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Chemistry of Colour. Chemical Ideas 6.9. Recapping from earlier. Coloured substances absorb radiation in the visible region of the EM spectrum. Absorb energy - outermost electrons promoted to excited state. Same electrons involved in bonding or lone pairs.

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chemistry of colour

Chemistry of Colour

Chemical Ideas 6.9

recapping from earlier
Recapping from earlier
  • Coloured substances absorb radiation in the visible region of the EM spectrum.
  • Absorb energy - outermost electrons promoted to excited state.
  • Same electrons involved in bonding or lone pairs.
  • Innermost electrons more tightly held by attraction to the nucleus - more energy needed for excitation.
pulling theory together
Pulling theory together
  • Some transitions needing less energy are brought about by visible light
  • Excitation energy is greater when UV light is absorbed.
  • Compounds absorbing UV radiation appear colourless.
coloured inorganic compounds
Coloured inorganic compounds
  • Often contain transition metals.
  • Ligands cause 5 d orbitals to split into two levels
  • Energy needed to excite to a higher level depends on the oxidation state of the metal and the type of ligand.
  • Redox reactions often accompanied by colour changes.
  • E.g. V(+5)  V(+4)  V (+3)  V (+2)

Yellow Blue Green Violet

slide5
For most d-block transition metals, the size of ΔE is such that the light absorbed falls in the visible part of the spectrum.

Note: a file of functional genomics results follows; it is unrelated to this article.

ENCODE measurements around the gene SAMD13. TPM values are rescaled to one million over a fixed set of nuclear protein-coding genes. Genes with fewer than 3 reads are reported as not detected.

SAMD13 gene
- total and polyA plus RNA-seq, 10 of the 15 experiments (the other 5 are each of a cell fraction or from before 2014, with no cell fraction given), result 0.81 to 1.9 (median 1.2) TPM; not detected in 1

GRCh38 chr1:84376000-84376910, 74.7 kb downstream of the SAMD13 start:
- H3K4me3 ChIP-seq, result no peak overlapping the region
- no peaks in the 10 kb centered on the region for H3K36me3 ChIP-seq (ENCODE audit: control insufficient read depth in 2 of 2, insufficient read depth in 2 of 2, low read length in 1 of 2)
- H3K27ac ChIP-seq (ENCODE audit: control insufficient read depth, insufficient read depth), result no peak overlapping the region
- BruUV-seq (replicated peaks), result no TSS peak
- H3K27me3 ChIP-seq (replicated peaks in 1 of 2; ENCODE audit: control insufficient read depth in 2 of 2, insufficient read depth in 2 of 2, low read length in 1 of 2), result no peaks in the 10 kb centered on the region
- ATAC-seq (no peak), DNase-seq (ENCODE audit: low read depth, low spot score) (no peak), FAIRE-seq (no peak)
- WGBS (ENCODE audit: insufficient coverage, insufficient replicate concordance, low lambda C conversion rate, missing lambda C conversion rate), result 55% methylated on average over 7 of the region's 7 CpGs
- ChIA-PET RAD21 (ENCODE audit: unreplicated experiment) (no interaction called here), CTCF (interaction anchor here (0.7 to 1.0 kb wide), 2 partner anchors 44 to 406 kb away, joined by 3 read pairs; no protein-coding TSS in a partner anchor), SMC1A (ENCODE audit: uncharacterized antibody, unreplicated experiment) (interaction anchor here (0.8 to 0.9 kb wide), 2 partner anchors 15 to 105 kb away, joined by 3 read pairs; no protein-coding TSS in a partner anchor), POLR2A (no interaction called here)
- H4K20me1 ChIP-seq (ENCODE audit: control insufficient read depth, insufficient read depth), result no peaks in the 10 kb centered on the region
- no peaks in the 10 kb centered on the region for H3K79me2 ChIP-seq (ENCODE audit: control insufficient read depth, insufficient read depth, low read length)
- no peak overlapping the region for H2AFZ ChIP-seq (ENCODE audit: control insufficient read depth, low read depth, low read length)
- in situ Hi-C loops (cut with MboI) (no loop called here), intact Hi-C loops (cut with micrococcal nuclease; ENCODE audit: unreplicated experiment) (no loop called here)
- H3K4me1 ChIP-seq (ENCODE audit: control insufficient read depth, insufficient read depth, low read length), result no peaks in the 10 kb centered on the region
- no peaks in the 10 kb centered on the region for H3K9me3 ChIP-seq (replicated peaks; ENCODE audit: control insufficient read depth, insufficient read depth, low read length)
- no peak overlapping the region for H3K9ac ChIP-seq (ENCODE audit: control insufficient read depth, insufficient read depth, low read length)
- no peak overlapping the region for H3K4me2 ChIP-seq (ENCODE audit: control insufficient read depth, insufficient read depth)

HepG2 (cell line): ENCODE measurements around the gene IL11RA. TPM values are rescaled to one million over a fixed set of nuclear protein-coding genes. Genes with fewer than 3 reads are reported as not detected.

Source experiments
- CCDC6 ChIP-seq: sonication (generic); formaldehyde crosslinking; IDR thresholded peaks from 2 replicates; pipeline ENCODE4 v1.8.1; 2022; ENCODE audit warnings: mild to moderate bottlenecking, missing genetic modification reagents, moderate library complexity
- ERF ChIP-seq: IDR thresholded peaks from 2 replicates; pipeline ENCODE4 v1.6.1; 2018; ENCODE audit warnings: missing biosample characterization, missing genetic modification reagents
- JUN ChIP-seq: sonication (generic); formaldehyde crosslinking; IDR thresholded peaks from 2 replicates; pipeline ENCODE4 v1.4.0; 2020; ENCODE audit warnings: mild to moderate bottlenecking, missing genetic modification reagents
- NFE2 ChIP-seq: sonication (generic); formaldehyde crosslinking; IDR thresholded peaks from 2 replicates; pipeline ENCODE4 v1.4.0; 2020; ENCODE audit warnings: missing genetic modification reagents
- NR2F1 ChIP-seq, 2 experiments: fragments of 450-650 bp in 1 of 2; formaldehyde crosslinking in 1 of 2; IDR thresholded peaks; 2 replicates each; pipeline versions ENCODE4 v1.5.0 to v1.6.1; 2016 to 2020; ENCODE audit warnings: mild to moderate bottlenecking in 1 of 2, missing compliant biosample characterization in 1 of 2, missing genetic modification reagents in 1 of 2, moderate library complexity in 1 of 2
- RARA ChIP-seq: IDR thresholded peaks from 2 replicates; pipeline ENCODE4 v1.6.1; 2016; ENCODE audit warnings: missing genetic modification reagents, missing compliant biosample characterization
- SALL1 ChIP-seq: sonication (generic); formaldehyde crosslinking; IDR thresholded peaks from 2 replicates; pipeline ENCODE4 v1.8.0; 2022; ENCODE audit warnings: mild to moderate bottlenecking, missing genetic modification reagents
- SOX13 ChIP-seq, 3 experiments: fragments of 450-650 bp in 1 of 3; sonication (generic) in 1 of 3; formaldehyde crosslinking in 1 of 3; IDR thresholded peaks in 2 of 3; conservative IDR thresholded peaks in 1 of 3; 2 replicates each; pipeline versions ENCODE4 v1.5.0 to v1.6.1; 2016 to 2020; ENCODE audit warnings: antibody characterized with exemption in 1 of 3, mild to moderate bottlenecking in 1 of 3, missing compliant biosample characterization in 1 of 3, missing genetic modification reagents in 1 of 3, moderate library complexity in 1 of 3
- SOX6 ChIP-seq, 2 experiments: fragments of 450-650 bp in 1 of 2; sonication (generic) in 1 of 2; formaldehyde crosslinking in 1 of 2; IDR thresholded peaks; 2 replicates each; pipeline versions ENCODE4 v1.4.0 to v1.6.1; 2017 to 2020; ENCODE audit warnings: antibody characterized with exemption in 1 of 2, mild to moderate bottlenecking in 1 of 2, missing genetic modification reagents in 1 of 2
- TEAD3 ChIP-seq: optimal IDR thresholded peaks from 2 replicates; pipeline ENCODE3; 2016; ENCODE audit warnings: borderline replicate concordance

• The colour we see is white light minus the frequencies of absorbed light.
coloured inorganic compounds1
Coloured inorganic compounds
  • Changing a ligand in a complex can change the colour - different ligands have different splitting powers.

[Ni(H2O)6]2+(aq) + 6NH3(aq) [Ni(NH3)6]2+(aq) + 6H2O

light green lilac/blue

  • Electrons can move from the ground state in one atom to the excited state in another adjacent atom - electron transfer. Often bright colours, examples include Chrome yellow and Prussian blue.
coloured organic compounds
Coloured organic compounds
  • Often contain unsaturated groups, -C=O, -C=C, -N=N-
  • Usually part of extended delocalised electron system called the chromophore.
  • Electrons in double bonds more spread out - require less energy to excite than those in single bonds particularly in conjugated system.
  • Absorption of radiation in visible region.
groups energy and colour
Groups, energy and colour
  • -OH, -NH2 , or NR2 attached to chromophores to enhance or modify the colours.
  • Lone pair electrons become involved in the delocalised system.
  • Small changes change the energy of light absorbed and therefore the colour.
  • Dyes often different colours in acids and alkalis - useful indicators.
  • Methyl orange bond to H+ at pH 3.5 and below - red, above pH3.5 there is no H+ bonded and the dye is yellow.
practise time
Practise Time
  • Now complete CI 6.9 Problems 1 and 2 to check your understanding